of Southeastern British Columbia, Idaho and Montana
The Kootenai Indians reside
primarily in Idaho.
of the Historical Lands of the tribes of North America
Encounters with non-Indians and traders began in 1795 and early 1800,
when they established trade relations with the North West Company. One
employee of the company, David Thompson, a trader and explorer, built a
trading post and named it Kootenai House. The Lewis and Clark
Expediton reported locating the Kootenai tribe in the Bitterroot
In 1855 The "Hell's Gate" treaty was signed with the Blackfeet, Piegan,
Blood, Gros Ventres, Flathead, Pend d'Oreille, and Kootenai tribes and
the United States.
The Kootenai later moved to the Flathead and Kootenai reservations.
The Kootenai and Salish tribes living on the Flathead Reservation
became the Consolidated Salish and Kootenai Tribes in 1935.
1795: Duncan M'Gillivray, a trader encounters the Kootenai tribe.
Early 1800's: David Thompson, explorer, established trade relations for
the North West Company. He built a trading post named Kootenai House in
1806: Lewis and Clark Expedition encounter the Kootenai tribe in the
Bitterroot Valley, Montana
1855: "Hell's Gate" Treaty with the Blackfeet, Piagan, Blood, Gros
Ventres, Flathead, Pend d'Oreille and Kootenai tribes.
1855: Treaty with the Flathead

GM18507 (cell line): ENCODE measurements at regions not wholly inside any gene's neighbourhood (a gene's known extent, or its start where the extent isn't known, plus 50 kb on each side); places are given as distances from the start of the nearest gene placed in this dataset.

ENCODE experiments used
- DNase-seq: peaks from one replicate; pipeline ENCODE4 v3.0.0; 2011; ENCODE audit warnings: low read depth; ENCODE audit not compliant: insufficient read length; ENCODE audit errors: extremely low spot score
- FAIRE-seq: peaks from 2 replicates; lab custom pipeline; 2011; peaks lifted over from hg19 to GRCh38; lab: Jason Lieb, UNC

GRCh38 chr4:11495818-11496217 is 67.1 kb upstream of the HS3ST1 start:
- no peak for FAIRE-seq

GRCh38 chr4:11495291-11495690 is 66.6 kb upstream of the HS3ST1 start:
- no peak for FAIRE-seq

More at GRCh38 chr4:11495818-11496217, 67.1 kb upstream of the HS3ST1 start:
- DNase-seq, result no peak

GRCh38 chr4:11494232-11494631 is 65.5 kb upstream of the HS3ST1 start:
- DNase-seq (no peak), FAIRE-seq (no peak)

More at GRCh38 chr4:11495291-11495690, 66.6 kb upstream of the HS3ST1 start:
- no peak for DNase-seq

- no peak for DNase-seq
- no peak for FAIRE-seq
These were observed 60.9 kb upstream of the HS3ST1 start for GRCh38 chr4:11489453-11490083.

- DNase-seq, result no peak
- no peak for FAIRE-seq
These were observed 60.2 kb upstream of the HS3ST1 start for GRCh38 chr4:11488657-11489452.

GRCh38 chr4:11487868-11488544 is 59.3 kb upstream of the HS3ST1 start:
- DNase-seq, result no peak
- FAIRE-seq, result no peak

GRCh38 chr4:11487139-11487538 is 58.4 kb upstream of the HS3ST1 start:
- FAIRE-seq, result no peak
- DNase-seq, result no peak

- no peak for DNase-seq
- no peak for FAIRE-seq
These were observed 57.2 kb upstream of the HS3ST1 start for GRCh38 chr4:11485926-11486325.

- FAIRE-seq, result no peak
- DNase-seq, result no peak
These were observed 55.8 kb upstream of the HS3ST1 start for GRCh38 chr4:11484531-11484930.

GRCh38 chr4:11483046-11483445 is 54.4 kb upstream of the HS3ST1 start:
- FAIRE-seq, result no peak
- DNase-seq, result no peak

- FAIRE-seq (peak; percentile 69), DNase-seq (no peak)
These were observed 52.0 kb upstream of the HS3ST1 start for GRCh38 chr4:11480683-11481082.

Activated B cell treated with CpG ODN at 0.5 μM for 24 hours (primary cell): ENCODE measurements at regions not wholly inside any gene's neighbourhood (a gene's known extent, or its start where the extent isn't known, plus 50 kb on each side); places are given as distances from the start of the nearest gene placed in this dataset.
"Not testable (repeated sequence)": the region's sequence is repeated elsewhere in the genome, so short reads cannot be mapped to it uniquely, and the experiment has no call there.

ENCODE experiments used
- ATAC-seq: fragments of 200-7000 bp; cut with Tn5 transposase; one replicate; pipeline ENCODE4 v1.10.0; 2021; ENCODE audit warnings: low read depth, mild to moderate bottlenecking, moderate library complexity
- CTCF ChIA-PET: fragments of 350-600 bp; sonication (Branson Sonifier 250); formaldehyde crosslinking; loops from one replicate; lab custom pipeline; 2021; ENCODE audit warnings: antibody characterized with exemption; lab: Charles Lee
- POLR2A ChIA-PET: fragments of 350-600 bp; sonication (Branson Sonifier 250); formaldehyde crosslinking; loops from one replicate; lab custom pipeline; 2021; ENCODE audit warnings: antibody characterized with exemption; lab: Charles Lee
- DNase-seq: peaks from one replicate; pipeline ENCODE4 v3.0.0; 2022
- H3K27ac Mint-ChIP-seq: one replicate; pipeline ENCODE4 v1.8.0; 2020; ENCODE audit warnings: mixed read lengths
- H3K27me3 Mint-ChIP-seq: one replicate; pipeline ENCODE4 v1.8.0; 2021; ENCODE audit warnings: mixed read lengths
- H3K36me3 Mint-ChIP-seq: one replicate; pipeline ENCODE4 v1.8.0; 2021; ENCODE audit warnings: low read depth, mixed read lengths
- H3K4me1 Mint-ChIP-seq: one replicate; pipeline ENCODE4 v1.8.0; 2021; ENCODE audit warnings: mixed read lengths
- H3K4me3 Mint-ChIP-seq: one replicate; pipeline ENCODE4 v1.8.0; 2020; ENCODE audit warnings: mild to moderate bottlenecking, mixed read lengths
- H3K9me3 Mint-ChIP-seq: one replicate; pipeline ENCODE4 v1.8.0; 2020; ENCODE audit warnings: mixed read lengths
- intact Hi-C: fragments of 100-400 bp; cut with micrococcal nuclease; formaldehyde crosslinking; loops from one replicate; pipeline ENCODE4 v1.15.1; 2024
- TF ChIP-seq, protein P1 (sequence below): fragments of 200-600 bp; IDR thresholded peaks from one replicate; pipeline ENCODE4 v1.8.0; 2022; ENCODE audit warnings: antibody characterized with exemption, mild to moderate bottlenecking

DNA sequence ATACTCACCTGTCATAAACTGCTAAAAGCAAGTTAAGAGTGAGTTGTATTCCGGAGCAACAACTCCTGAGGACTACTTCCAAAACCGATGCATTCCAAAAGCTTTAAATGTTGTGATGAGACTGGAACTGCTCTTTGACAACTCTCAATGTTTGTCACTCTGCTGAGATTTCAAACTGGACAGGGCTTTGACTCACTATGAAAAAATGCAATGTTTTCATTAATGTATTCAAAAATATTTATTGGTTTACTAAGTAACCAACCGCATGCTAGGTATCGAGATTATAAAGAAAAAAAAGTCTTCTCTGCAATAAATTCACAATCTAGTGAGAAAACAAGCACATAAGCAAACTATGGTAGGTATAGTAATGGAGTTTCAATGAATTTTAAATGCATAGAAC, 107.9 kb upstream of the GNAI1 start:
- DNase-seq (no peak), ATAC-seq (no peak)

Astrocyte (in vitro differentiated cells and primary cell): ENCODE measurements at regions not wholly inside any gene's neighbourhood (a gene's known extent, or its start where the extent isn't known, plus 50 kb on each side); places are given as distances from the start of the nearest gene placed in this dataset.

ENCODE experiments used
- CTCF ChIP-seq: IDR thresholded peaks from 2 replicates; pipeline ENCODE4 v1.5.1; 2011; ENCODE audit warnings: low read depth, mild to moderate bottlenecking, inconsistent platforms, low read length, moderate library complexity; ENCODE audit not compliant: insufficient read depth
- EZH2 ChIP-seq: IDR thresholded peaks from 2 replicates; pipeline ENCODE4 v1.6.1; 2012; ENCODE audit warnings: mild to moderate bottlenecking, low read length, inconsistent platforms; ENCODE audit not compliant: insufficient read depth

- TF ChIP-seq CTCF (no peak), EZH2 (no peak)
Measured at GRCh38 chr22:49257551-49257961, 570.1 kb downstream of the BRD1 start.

move to Flathead reservation
move to Kootenai reservation
1935: the Kootenai and Salish living on the Flathead Reservation
incorporate and become the Confederated Salish and Kootenai Tribes
1947: approved a constitution
the Kootenai's fit into our Family Tree
RONDO [RONDEAU], JOSEPH - Rondeau [Rondo in the USA] was born near
Montreal, QC, in 1797.
At the age of 17 or 18, he enlisted in the service of the Hudson's Bay
Company as a voyageur, and was sent to the pacific coast, where he
spent several years in the westernmost outposts of the company's
dominions. About 1827, he settled at the Red River Colony, near Fort
Garry, married Josephine Beauleau (1810 Canada), a half French,
Indian, and established a farm.
After enduring the hardships of that settlement for 8 years, he joined
the 60 or so refugees who settled near Fort Snelling. Rondo purchased a
house to the west of Joseph Turpin, a house that was burned by the
military when the settlers were forced out in May of 1840. Like many of
the others, Rondo and his family moved up to St. Paul, where he
purchased the property and unfinished cabin of Edward Phelan, then
serving in prison for the murder of John Hays. They lived there for a
season or two while building a more suitable house.
He attended the Stillwater Convention in 1848. He and Josephine had at
least 9 children: Mary Ann, Josephine, Lucien (1836 MN) Pierre (1838
MN), Louis Alexis, Philemon (1840 MN), Joseph (1842 MN), Benjamin (1845
MN), Eugene (1848 MN), and Julie (Feb 1850 MN), and their descendants
are numerous in St. Paul, Little Canada, White Bear, Centerville, and
other northern suburbs. Rondo died in 1895. A very famous street in St.
Paul was named for him. His real estate holdings were valued at $500 in
1850. [WM104ff,LR2709, MN50] Check out the Fort Snelling website at http://www.mnhs.org/places/sites/hfs/history.html
to more information